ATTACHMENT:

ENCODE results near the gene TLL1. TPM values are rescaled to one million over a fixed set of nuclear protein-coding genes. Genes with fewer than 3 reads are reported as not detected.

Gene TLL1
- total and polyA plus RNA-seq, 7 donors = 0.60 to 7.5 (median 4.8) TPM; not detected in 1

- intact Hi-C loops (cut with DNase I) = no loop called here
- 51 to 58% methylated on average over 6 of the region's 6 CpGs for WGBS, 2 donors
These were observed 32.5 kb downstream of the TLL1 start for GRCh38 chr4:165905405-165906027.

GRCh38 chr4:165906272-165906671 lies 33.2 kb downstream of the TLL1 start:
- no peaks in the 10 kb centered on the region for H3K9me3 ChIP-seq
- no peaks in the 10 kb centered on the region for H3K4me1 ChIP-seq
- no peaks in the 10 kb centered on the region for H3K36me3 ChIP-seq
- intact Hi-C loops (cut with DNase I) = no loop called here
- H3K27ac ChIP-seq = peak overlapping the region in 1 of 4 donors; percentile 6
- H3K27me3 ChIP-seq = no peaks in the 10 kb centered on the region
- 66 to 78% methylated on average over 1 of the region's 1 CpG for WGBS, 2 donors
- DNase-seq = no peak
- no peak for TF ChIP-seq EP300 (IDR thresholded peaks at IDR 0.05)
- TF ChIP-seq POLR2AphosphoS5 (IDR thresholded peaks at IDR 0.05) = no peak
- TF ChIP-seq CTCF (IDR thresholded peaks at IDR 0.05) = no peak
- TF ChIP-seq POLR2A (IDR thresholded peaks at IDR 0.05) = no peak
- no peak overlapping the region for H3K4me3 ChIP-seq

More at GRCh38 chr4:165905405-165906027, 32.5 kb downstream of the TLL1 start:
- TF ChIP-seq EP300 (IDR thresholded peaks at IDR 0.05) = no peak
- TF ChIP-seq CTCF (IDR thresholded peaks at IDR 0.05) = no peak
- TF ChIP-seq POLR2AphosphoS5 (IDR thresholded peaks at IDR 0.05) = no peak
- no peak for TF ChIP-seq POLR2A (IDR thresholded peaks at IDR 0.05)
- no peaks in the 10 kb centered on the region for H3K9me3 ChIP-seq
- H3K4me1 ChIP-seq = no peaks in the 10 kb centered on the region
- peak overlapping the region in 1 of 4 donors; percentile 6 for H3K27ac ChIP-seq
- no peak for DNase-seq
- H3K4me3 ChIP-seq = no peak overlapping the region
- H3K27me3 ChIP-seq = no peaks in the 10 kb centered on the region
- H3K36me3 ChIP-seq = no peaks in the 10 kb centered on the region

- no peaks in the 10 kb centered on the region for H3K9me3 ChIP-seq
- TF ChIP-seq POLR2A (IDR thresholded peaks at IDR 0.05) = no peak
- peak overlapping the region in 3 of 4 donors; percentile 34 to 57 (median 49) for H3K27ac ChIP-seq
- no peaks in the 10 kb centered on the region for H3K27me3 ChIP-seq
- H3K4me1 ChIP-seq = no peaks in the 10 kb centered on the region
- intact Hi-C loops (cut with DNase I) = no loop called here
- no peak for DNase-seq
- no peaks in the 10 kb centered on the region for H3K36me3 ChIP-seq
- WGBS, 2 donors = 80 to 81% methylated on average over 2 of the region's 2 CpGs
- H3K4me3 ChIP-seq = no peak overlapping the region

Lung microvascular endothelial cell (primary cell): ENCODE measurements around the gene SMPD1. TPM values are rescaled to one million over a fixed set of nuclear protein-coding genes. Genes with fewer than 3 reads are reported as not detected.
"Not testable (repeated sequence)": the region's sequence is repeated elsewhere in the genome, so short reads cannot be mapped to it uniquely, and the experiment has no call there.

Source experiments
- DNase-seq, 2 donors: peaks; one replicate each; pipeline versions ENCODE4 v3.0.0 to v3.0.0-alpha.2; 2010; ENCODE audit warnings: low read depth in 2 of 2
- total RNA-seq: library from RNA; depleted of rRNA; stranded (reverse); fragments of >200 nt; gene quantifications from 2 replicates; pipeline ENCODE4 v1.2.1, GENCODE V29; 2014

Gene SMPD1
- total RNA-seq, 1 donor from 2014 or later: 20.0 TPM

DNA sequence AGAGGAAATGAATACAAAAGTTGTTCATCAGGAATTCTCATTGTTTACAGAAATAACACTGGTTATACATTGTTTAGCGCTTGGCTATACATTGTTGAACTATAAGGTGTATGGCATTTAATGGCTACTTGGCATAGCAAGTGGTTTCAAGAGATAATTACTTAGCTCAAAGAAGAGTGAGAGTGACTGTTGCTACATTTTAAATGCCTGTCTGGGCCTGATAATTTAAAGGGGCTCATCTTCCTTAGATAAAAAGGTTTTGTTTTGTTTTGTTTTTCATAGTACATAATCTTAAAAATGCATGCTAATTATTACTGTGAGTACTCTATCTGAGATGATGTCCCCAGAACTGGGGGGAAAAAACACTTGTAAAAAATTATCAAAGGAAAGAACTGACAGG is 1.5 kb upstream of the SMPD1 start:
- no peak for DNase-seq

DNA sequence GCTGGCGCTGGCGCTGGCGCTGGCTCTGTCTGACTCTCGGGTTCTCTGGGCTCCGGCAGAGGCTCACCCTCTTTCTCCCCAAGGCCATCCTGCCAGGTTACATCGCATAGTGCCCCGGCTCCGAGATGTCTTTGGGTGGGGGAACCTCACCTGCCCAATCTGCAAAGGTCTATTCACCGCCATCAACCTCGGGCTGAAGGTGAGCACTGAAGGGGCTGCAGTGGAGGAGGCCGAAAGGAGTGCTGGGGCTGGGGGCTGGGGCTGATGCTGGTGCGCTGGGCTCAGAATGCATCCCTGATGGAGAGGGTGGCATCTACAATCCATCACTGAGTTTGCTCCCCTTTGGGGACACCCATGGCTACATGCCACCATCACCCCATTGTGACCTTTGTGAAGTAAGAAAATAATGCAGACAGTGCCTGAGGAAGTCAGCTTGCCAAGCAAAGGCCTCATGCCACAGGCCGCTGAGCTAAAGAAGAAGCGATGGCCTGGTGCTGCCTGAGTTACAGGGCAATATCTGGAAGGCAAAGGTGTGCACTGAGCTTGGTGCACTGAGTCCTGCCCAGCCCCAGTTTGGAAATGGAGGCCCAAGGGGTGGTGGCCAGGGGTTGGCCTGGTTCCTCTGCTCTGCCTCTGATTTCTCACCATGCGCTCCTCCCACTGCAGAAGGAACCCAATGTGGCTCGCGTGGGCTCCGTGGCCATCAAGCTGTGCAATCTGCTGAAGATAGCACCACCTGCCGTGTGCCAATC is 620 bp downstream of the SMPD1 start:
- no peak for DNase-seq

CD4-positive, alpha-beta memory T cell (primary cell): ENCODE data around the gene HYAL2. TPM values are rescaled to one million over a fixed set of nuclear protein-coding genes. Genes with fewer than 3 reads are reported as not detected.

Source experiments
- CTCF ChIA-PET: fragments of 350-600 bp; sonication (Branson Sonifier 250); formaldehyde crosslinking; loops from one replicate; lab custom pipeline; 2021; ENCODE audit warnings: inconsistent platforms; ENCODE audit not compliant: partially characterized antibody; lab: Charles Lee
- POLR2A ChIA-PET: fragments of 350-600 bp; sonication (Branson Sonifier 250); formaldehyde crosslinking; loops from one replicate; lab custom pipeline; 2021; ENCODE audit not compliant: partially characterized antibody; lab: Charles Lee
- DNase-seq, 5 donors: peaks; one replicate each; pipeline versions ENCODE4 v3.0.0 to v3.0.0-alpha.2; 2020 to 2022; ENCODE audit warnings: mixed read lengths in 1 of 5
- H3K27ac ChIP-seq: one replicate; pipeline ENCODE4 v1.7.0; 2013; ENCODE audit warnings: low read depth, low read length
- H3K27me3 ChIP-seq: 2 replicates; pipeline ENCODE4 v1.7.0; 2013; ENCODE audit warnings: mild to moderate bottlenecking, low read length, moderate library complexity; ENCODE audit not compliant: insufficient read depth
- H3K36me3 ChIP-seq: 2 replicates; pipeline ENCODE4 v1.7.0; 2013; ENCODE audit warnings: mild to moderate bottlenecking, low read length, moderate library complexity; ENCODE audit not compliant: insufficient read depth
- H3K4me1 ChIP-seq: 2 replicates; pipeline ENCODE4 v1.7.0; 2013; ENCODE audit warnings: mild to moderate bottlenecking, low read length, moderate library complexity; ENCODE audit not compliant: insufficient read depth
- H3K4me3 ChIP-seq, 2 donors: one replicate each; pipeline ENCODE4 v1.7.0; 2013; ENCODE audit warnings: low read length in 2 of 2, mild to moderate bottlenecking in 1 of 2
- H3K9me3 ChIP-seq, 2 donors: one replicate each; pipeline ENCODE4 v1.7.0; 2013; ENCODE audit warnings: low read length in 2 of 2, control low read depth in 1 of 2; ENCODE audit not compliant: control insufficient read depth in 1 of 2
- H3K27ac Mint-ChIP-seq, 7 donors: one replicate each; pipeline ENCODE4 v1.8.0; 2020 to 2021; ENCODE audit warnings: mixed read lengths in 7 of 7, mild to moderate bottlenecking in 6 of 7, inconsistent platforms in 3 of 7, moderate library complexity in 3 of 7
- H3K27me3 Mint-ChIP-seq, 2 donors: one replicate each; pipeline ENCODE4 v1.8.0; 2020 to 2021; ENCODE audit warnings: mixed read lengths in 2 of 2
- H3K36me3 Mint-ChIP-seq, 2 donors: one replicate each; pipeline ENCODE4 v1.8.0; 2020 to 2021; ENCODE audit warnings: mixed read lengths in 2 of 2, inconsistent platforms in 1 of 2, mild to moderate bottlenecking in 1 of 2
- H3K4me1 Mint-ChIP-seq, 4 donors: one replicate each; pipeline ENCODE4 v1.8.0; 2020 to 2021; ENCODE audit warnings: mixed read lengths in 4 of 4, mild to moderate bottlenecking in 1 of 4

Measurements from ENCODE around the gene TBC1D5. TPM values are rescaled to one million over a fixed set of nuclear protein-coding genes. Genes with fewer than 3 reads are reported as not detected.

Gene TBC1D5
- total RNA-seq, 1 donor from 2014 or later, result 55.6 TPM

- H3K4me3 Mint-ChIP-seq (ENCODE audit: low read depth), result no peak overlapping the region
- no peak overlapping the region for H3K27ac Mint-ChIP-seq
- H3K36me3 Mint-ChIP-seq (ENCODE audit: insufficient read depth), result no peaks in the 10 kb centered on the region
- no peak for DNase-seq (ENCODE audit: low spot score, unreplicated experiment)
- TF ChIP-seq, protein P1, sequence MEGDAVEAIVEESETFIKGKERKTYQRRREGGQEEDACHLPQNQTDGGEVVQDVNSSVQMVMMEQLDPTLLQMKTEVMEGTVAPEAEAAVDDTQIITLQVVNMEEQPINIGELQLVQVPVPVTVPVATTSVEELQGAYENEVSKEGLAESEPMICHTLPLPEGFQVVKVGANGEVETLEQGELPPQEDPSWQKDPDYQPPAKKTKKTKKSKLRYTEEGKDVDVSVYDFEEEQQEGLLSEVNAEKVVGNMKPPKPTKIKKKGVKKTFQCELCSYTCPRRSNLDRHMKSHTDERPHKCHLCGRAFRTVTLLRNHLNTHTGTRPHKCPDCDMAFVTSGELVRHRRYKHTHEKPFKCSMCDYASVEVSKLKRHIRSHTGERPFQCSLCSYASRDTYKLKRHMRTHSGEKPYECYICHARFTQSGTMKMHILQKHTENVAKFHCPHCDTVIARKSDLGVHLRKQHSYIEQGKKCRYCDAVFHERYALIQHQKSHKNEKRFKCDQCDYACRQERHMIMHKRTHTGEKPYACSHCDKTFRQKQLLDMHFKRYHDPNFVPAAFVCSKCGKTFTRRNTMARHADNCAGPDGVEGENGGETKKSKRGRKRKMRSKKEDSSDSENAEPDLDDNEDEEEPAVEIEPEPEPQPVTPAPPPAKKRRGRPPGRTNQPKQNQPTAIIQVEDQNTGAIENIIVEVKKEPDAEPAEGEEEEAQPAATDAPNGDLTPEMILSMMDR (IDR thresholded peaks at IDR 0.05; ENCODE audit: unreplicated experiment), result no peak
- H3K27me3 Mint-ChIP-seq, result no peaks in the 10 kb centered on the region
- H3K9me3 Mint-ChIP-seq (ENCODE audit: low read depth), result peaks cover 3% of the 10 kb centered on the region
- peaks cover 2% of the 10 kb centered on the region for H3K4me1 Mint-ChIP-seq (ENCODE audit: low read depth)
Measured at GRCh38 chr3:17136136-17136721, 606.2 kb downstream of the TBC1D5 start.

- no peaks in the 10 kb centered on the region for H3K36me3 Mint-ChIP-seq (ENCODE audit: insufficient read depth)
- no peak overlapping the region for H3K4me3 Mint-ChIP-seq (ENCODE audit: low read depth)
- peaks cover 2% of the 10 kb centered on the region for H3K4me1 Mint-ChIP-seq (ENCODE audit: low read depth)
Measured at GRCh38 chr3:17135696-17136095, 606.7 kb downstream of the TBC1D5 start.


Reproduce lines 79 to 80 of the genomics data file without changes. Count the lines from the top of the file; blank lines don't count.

- peaks cover 2% of the 10 kb centered on the region for H3K4me1 Mint-ChIP-seq (ENCODE audit: low read depth)
Measured at GRCh38 chr3:17136136-17136721, 606.2 kb downstream of the TBC1D5 start.